Cercy-la-Tour - Chitry-les-Mines

Where were we again? Oh yes, at Cercy-la-Tour – arrived on Thursday the 23rd of April, remained there for 2 nights and published our weekly blog-page a few days earlier than normal because of suspicion for a weak of absent internet-connection. (We proved to be right.) Anyway, we left on Saturday the 25th of April at 9:00AM climbed 8 locks and ended up in Biches-Fleury around 3:30PM, 22 kilometers (just under 14 miles) further up and 18,31 meters (over 60 foot) higher, compared to our point of departure.

After many days of (close to) continuous glorious weather Monday the 27th of April reminded us of The Carpenters’ song ‘Rainy Days And Mondays’ (https://www.youtube.com/watch?v=dPmbT5XC-q0). This was a rainy day indeed and Monday too… Nevertheless we left at 8:45AM.

That day we continued fearlessly, negotiating 6 locks and bridging almost 11 kilometers (6,75 miles). Eventually a bit awkward mooring space was found at Châtillon-en-Bazois – the rope-handler soaking wet (locks!), the other half, occupying the wheel house, 100% cheerful… We moored right in front of Châtillon-en-Bazois’ castle which gave us the opportunity to make this picture. The next morning, that is, when the weather resumed to showing its sunny side again.

An overall picture of the scene at Châtillon-en-Bazois. We moored the day before at the left bank, just visible here, opposite the castle, in front of the lock. Departure time on Tuesday the 28th of April 09:08AM; entering the lock 09:11AM. (Our logbook, kept by la capitaine, is an inexhaustible source of information.)

After having climbed 5 locks, one 2-lock staircase included, we approached another 2-lock staircase, immediately followed by a 3-lock staircase, named Chavance 7-8 and Chavance 4-5-6. We started at kilometer 0, counting up and at lock 35, counting down. All very logical, don’t you think? Anyway, this is what one sees when approaching ‘the 5 Chavances’. It’s a bit of a distorted picture because of using the zoom lens at high capacity. There’s a pond of a bit over 100 meters (333 foot) between the first two in the front and the group of three locks in the background, partly under the bridge.

We climbed the first group of 2 locks and were told by the lock keeper that boats were coming down from the opposite direction, that it was close to noon and that we would have to wait to climb the second group of 3 locks until 1:00PM. As we’ve told before, the lunch break is sacrosanct; we do not have a problem with that, by the way. So we moored in between the short, but wide – to be able to store enough water for a smooth operation of the downstream locks- pond and witnessed two hire boats coming down. Like us, they both had to wait until 1:00PM before being able to descend the 2-lock staircase.

This picture gives a good impression of the slightly intimidating sight when in the middle lock of the 3-lock staircase and looking back. This also illustrates the stories that are told with the former two pictures.

It’s paramount to concentrate on the chain of events when in a lock, arguably even more when ascending than descending because of the force of the incoming water. But… when we were in the middle lock this adorable couple walked by and we just could not resist to ask them to wait, thus offering us the opportunity to picture a man and his best friend, being a donkey - obviously on a walking holiday together.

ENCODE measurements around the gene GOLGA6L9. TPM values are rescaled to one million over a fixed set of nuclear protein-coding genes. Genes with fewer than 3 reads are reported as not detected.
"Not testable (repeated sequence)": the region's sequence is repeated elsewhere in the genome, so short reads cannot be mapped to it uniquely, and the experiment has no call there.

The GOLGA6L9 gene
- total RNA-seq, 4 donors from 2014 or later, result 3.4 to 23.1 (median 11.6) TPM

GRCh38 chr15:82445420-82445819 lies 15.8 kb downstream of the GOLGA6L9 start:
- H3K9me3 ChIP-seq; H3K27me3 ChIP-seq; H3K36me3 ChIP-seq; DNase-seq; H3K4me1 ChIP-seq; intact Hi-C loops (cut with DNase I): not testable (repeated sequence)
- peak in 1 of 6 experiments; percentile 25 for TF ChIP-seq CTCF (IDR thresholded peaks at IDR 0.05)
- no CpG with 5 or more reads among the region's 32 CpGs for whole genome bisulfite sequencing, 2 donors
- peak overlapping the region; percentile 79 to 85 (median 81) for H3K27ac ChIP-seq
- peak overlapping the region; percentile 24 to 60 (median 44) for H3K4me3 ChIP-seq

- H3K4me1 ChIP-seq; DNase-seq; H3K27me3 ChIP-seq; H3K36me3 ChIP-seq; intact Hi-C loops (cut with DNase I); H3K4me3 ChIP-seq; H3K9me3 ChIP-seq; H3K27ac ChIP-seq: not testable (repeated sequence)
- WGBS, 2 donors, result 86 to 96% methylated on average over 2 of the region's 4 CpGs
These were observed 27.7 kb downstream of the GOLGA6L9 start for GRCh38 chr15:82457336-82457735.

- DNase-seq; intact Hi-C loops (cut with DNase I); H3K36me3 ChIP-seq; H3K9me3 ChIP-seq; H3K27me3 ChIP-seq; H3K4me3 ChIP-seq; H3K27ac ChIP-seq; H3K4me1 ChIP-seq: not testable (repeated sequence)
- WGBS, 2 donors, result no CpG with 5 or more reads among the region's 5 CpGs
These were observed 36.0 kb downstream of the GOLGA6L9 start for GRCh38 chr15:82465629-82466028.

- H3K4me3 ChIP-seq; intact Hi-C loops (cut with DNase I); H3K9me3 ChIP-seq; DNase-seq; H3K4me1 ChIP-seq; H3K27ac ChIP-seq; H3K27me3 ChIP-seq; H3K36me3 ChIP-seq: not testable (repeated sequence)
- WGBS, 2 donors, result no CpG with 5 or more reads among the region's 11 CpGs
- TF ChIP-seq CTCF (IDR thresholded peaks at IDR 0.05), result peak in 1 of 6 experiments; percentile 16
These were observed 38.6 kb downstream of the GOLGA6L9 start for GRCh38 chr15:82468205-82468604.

Back to the middle lock (of 3), as it is a bit of a different design with its a-typical sill underneath the bridge. As you’ll understand it’s wise not to move too far forward inside this lock, because there’s a chance that the stone sill will emerge as the winner when challenged by a steel hull… That’s what we meant when stating that operating a lock requires uninterrupted attention. So the thing with the man and his donkey is not a good example for future boaters!

Ascending a (staircase-)lock

This is what happens after the two sluices are opened by the lock keeper. Carefully one by one because the power of the incoming water is really fierce, illustrated by the movements of our floating home weighing close to 35 tons.

After just over 2 kilometers (1,4 miles) the two groups of staircase locks were followed by the bridge ‘Pont de Mougny’, supposedly the lowest/narrowest on this canal as it has the honour to have a dedicated drawing inside our ‘Fluviacarte’ nr 19 (page 58). So we planned to pass this one very careful – even one of us walking on the towpath with a rope attached to a side-bollard on our ship to pull her as close to the towpath as possible, thus avoiding the low underside (2,71 meters – 9 feet) of the bridge. The height of our wheelhouse is around 2,90 (a bit over 9,5 foot). When we approached the bridge we decided that we could do it without all the wrongly anticipated fuzz. The bridge is 3,50 meters (11,5 foot) high in the centre and passing underneath could be described by the term ‘a walk in the park’. This is the picture when looking back.

At 3:13PM we reached the summit level of the canal and moored up near Baye. It took us altogether 15,5 kilometers (close to 10 miles), 14 locks included, elevating us another 31,74 meters (105 foot) – in a little over 6 hours. We’re moored here on the canal, separated by a wall from a huge lake. The lake is part of a set of lakes that supplies water to the canal.

On Wednesday the 29th of April we left the Loire-basin at 8:20AM and set sail for one of the most beautiful parts of France’s waterways, being the 3,8 kilometers (almost 2,4 miles) summit level of Le Canal du Nivernais. Its narrowness requires maintaining a system of one-way traffic, controlled by traffic lights. Part of it are 3 tunnels, 758 meters (2.525 foot), 268 meters (890 foot) and 212 meters (706 foot) long respectively, named ‘Les voûtes de la Colancelle’. They proved to be pretty difficult as there’s no lighting inside and we were unable to solve this problem in a satisfactory way. We survived. After having tackled the tunnels with a sigh of relief we hugely enjoyed the remaining pretty part of the canal as, we hope, is shown by this picture.

Canal du Nivernais - navigating its summit level